Colby Miller is an enigmatic new face here at Linescratchers. He composes and records quiet, yet textured acoustic music around his home in San Bernadino, California, yet, despite the seemingly humble context of his origins, his music is startlingly ambitious, and will most definitely tickle the ears of music lovers who think they’ve heard it all. He has released one EP called When I Should Be Sleeping earlier this year, but readers will most likely be especially intrigued by his most recent project. He has released a pair of albums in the last day or two: an EP called Epimetheus, and a full-length album called Prometheus, based on the ancient Greek mythology surrounding the two sons of Iapetus. Like I said, it’s ambitious stuff. Colby has agreed to do an interview with us about his two albums, about the role of mythology and storytelling in our lives and faith, and his unique approach to songwriting. Continue Reading →
A few hours southeast of here, at East Tennessee State, a rootsy, acoustic folk duo was organized in 2009, with tight vocal harmonies and an engaging live show. That year, they organized an ambitious lineup of 40 live shows, and added one more member, completing their trio. That group is The Barefoot Movement, and I contacted the founding member, vocalist, fiddle player, fellow Southerner, and Latter-day Saint Noah Wall to be featured right here on Linescratchers.
Listeners who are familiar with Nickel Creek and Allison Krauss and Union Station might recognize a similar approach to acoustic folk music in The Barefoot Movement. Musicians will also take note of three very talented instrumentalists, and the harmonies really have a way of catching the ear. In short, The Barefoot Movement provides musical satisfaction from almost every angle. In this interview, Noah speaks to us about growing up with an artistic family, staying spiritual on the road, and “settling down.” Continue Reading →
Recommended if you like: Sufjan Stevens, Nick Drake Recommended tracks: “The Stone”, “The Planet”, “The Sea of Glass”
It has been a while since I received The Goldminer from Canoe’s Carl Hoiland, but it takes me a while to fully digest albums like this. However, Canoe has just released their newest album, The Ship, on iTunes, and I felt like it was time. Though perhaps it borders too much on the philosophical, this album is a dreamy, crystalline journey that definitely gives back what you put into it. It’s a beautiful, mystical album that deserves far more attention than it has gotten, particularly now that their next album threatens to overtake it in popularity. Continue Reading →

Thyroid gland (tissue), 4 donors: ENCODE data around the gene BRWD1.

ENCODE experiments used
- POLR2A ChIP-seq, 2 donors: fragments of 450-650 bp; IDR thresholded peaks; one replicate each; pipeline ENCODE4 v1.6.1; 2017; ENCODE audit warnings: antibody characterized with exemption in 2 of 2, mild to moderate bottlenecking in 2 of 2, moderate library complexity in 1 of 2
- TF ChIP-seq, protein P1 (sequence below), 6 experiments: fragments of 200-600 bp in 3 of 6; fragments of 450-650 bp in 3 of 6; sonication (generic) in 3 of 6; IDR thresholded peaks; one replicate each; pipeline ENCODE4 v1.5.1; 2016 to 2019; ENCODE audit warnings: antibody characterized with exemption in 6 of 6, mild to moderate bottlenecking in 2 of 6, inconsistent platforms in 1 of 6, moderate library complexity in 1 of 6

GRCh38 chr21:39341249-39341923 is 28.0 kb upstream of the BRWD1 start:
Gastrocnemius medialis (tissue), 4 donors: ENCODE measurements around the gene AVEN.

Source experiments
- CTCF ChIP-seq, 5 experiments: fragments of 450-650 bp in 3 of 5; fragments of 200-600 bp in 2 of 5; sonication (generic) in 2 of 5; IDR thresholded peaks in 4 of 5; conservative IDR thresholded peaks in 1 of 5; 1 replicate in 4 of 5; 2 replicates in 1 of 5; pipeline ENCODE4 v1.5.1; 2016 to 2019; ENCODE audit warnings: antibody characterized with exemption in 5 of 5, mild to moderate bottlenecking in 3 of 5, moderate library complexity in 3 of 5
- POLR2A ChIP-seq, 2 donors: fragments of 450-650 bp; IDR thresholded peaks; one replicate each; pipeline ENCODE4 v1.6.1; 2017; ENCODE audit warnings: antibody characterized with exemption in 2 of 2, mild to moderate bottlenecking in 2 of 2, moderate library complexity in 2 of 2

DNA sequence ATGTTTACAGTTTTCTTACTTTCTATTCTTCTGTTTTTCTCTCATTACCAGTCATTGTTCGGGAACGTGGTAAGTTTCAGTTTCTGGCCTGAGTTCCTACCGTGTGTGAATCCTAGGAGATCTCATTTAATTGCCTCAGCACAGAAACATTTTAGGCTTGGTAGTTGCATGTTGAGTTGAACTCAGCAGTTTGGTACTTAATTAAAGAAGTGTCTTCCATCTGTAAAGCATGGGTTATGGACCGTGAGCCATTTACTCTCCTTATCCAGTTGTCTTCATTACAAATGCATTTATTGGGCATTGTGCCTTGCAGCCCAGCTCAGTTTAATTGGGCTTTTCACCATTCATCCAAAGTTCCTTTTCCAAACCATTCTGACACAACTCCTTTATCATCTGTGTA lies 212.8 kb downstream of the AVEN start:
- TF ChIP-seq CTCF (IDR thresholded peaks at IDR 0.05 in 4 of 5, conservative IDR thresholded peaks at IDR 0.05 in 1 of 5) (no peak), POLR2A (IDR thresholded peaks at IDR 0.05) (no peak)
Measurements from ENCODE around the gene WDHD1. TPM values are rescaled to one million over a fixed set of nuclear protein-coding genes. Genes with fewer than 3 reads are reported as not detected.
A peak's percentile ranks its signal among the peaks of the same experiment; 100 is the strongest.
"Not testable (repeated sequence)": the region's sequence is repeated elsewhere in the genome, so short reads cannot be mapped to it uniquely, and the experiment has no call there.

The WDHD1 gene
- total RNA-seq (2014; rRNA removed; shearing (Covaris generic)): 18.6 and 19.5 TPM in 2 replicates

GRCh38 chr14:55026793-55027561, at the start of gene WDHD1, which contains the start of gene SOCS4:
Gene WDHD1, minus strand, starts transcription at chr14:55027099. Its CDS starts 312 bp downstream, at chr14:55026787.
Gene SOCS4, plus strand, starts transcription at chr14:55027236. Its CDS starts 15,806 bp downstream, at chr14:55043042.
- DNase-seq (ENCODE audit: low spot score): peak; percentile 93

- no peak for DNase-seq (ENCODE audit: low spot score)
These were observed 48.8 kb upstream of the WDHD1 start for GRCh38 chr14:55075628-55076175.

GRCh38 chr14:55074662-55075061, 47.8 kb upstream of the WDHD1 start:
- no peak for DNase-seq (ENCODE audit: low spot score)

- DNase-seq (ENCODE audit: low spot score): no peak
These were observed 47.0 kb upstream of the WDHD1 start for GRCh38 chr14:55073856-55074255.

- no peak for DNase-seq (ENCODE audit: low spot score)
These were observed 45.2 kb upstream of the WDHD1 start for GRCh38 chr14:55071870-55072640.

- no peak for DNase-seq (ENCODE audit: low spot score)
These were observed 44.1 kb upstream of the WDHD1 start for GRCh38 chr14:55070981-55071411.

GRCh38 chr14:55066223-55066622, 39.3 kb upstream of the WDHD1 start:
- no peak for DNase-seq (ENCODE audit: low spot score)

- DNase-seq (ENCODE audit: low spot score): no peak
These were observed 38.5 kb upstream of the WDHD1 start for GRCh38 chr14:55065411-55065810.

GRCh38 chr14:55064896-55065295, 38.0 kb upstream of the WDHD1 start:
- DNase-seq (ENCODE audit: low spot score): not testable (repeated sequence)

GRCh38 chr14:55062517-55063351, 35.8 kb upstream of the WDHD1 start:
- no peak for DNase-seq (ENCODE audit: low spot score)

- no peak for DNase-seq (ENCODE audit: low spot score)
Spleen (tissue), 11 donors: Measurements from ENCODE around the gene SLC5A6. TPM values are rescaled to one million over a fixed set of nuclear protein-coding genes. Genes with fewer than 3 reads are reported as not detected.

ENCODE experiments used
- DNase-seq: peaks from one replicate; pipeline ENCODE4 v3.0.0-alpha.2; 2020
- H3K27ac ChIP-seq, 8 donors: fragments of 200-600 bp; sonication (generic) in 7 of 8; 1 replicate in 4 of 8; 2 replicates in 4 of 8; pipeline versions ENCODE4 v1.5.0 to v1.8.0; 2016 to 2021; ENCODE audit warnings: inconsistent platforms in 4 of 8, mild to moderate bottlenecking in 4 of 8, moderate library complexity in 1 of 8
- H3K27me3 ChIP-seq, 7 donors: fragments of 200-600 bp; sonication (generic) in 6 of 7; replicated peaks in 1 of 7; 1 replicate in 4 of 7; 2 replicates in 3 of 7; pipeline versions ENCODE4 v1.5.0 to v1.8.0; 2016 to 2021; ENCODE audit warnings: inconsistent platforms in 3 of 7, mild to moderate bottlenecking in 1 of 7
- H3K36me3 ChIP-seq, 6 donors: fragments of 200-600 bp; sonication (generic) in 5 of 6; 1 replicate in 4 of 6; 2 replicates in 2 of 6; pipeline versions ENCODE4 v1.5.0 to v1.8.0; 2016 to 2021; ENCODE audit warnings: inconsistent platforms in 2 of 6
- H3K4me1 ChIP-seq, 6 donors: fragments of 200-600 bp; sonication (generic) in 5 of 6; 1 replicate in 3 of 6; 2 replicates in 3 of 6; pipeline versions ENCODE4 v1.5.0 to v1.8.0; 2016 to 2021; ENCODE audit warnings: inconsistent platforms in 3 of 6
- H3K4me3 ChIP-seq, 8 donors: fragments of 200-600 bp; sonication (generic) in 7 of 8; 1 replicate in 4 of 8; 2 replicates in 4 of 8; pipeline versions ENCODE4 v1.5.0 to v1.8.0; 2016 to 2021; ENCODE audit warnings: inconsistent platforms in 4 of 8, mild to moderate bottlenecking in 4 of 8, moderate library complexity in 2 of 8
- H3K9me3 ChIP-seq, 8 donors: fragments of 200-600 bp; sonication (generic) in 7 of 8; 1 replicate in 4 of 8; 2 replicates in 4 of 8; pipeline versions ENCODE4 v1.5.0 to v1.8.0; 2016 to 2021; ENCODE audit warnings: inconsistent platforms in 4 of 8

Should Mormons make money off spirituality? Could LDS music possibly be elevated to the same level as hymns? Complicated questions with complicated answers. A few weeks ago, in response to a series I have been writing called The Top 10 LDS Musicians You’ve Never Heard Of, someone told me that I needed to look up JP Haynie, and I’m very glad I did. Upon first listen, the arrangements will seem vaguely familiar, but they also have a definite ring of their own. Listeners will find the songs literate, sparse, and harmonic, with a touch of bliss and melancholy. I sent a few interview questions to Jordan Haynie and asked him about his music, his upcoming album called The Sand, Deseret Book music, and the scene in Salt Lake, and he responded graciously and honestly. Great interview, and highly recommended from Linescratchers. Continue Reading →
Recommended if you like: The Flaming Lips, Badly Drawn Boy, Wilco, The Decemberists, Bela Fleck
Lime Colony’s self-titled release is an example of an album that is better than the sum of its parts—what it lacks in truly memorable melodies or vocals, it more than makes up for in intelligent, intricate instrumental arrangements. This is music that will grow on you. In fact, the whole album grows, beginning in its first track (“Terry’s Theme”) with some very simple guitar strumming; a second guitar is added, then a horn, a saxophone, percussion, until it builds into a beautiful, layered instrumental track—witih definite echoes of contemporary folk master Bela Fleck—before quietly fading back out. Continue Reading →
Lime Colony’s second album, a surprisingly complex, lush indie acoustic romp with almost Charles Ives-inspired backing arrangements, entitled Lime Colony, is now available for purchase on iTunes. Earl Kramer, member of the band, is a Latter-day Saint.
Recommended if you like: philosophy, pop music, and art
Recommended tracks: “See Through Rocks,” “Andromeda,” and “Huang Shan (The Ah-ha Song)”
By the time I develop a true opinion of a song or album, it’s inevitably past the time when it’s relevant. Perhaps I’m just slow. I remember how incredibly depressed I was when I found out John Lennon was shot and killed. I was fourteen years old at the time, and the year was, in fact, 1998. So you, my dear reader, should consider yourself lucky that I’m getting around to reviewing Cary Judd’s Goodnight Human album, released late in 2009.
However, I still think the album is relevant. And for what it’s worth, it’s probably one of the best things to happen to me since I started Linescratchers. How’s that for an endorsement? Continue Reading →
This past week, I had the opportunity to interview Jonathan Borgia, also known as Less Than Three (<3) and let me tell you, I had such a blast! If you are interested in not only good music, but reading an interview with an artist whose personality really shines through his writing, read on! From this interview, you can tell how excited and passionate he is about not only his music, but having the opportunity to tour as well! Being one of the youngest artists we’ve interviewed, I was very excited to get his input and views on the industry where so many people have given into temptation and gone down a different path. In this interview he not only discusses this topic, but he also talks about his future, the tremendous love he has for his fans, and of course, his music.